Rail bosses face criminal proceedings over train crash that killed pensioner
Margaret Masson, from Glasgow, died from multiple injuries after the Virgin train derailed on the West Coast Main Line near Grayrigg.
Criminal proceedings have been launched against Network Rail over a train crash that killed an elderly woman.
Margaret Masson, 84, from Glasgow, died from multiple injuries after the Virgin Pendolino London to Glasgow express train derailed on the West Coast Main Line near the Cumbrian village of Grayrigg.
Another 86 passengers were injured in the crash in February 2007 after the train had gone over an "unsafe" set of points, according to the Rail Accident Investigation Branch.
On Friday, the Office of Rail Regulation said it had started criminal proceedings against Network Rail for a breach of health and safety law that caused the Grayrigg crash.
Earlier investigations as well as last year's inquest into the death of Mrs Masson concluded that the derailment was caused by a poorly maintained set of points.
Rail regulators confirmed the opening of proceedings and stated: "This results from the company's failure to provide and implement suitable and sufficient standards, procedures, guidance, training, tools and resources for the inspection and maintenance of fixed stretcher bar points."
Stretcher bars hold the moveable rails a set distance apart when the points are operated.
The Office of Rail Regulation safety director Ian Prosser said: "We have conducted a thorough investigation into whether criminal proceedings should be brought in relation to this derailment which caused the death of Mrs Masson and injured 86 people.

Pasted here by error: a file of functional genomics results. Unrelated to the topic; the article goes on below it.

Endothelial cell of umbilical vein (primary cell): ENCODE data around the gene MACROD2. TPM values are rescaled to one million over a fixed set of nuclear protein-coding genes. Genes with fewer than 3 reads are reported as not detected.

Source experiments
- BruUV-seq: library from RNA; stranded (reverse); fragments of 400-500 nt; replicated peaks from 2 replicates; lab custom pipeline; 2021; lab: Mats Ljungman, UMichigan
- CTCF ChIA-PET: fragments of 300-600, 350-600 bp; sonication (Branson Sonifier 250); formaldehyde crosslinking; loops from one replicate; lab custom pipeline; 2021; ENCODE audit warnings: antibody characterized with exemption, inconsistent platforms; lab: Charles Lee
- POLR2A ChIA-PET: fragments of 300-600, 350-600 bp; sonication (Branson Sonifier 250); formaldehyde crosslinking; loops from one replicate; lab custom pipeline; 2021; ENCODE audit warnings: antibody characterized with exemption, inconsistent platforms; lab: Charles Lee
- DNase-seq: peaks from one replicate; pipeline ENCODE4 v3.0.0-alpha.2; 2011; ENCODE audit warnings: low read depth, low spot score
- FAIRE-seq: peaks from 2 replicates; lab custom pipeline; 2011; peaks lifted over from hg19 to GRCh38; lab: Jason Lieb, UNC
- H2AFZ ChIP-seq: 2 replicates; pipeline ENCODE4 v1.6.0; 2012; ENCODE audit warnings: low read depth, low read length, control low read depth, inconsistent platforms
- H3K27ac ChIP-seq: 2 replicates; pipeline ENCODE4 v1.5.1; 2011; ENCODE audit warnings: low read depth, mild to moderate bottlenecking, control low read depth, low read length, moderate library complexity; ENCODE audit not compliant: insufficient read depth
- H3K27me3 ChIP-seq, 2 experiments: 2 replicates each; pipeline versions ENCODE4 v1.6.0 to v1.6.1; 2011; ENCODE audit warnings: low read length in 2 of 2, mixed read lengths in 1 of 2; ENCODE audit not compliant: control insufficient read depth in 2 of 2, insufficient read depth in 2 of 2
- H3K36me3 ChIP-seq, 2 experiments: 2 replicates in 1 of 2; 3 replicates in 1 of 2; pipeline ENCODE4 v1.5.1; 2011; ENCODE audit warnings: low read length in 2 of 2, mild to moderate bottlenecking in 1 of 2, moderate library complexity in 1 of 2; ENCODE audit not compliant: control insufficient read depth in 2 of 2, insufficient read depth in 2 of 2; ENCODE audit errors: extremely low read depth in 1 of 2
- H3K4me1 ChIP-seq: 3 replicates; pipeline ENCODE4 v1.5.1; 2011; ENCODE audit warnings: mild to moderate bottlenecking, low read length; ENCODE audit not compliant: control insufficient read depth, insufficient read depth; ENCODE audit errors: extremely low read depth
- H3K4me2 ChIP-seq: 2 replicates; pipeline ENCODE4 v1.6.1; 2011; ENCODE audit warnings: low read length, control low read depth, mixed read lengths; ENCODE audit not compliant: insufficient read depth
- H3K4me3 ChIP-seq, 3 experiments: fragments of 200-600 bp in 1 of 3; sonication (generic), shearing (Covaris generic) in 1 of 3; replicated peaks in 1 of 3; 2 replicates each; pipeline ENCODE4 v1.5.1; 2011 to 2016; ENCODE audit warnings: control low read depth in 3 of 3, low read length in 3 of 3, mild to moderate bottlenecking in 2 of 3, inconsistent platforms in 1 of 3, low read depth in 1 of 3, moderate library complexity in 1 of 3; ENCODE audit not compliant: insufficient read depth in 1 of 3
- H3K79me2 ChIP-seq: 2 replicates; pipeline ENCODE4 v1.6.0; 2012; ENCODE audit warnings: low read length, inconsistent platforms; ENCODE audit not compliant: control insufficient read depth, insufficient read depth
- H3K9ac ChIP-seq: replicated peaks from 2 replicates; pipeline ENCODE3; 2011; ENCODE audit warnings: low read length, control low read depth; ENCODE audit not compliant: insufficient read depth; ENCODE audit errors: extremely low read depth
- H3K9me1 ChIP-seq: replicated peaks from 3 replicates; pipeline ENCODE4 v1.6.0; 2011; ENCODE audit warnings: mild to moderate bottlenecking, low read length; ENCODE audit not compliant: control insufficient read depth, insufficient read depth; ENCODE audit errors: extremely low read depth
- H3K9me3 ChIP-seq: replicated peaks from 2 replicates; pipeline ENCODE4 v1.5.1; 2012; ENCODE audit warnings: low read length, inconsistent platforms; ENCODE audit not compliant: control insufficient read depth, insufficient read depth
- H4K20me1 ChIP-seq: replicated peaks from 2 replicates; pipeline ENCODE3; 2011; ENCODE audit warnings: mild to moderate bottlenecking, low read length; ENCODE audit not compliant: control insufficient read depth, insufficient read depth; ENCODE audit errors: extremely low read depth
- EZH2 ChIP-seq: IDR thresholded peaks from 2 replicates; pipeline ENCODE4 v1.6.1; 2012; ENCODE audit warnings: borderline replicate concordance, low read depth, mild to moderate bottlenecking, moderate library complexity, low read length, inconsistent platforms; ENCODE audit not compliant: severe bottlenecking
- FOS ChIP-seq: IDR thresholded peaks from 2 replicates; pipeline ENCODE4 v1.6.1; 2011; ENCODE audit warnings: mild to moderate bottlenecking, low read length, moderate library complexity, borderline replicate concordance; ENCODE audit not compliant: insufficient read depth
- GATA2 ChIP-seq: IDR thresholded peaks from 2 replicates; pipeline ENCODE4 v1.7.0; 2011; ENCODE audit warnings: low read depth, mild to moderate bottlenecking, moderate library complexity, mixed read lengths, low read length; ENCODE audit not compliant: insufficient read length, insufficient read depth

"Following the coroner's inquest into the death of Mrs Masson, I have concluded that there is enough evidence, and that it is in the public interest, to bring criminal proceedings against NR for a serious breach of health and safety law which led to the train derailment."
Mr Prosser added: "My thoughts are with the family of Mrs Masson and those injured in this incident. The ORR will do everything it can to ensure that the prosecution proceeds as quickly as possible.
"The railway today is as safe as it has ever been but there can be no room for complacency. The entire rail industry must continue to strive for improvements to ensure that public safety is never put at risk."
The first hearing is scheduled to take place at Lancaster Magistrates' Court on February 24.
Mrs Masson, who was known as Peggy, was travelling on the train with her daughter Margaret Langley.
Network Rail operations managing director Robin Gisby responded to the announcement on Friday.
He said: "The Grayrigg derailment in 2007, resulting in the tragic death of Mrs Margaret Masson, was a terrible event.
"Network Rail has not hidden from its responsibilities. The company accepted quickly that it was a fault with the infrastructure that caused the accident. We again apologise to Mrs Masson's family.
"Since the derailment, we have worked closely with the authorities, conducted comprehensive and detailed investigations and made substantial changes to our maintenance regime.
"Today there is no safer form of travel than rail and it is important that the rail industry seeks ways to make it safer still."
The case is almost certain to be committed to a Crown Court.
Under English law, the maximum penalty a magistrates' court can impose for the offence is a fine of £20,000.
Last year, Network Rail was fined £3m at St Albans Crown Court after admitting safety breaches involving a set of points which led to a derailment at Potters Bar in Hertfordshire in May 2002. Seven people were killed.
The company had assumed responsibility for the crash from its predecessor rail infrastructure company, Railtrack.
A decision by the Office of Rail Regulation on bringing its own prosecution over Grayrigg had been delayed until the inquest into Mrs Masson's death concluded in November 2011 and after the Crown Prosecution Service had said it would not be pursuing charges.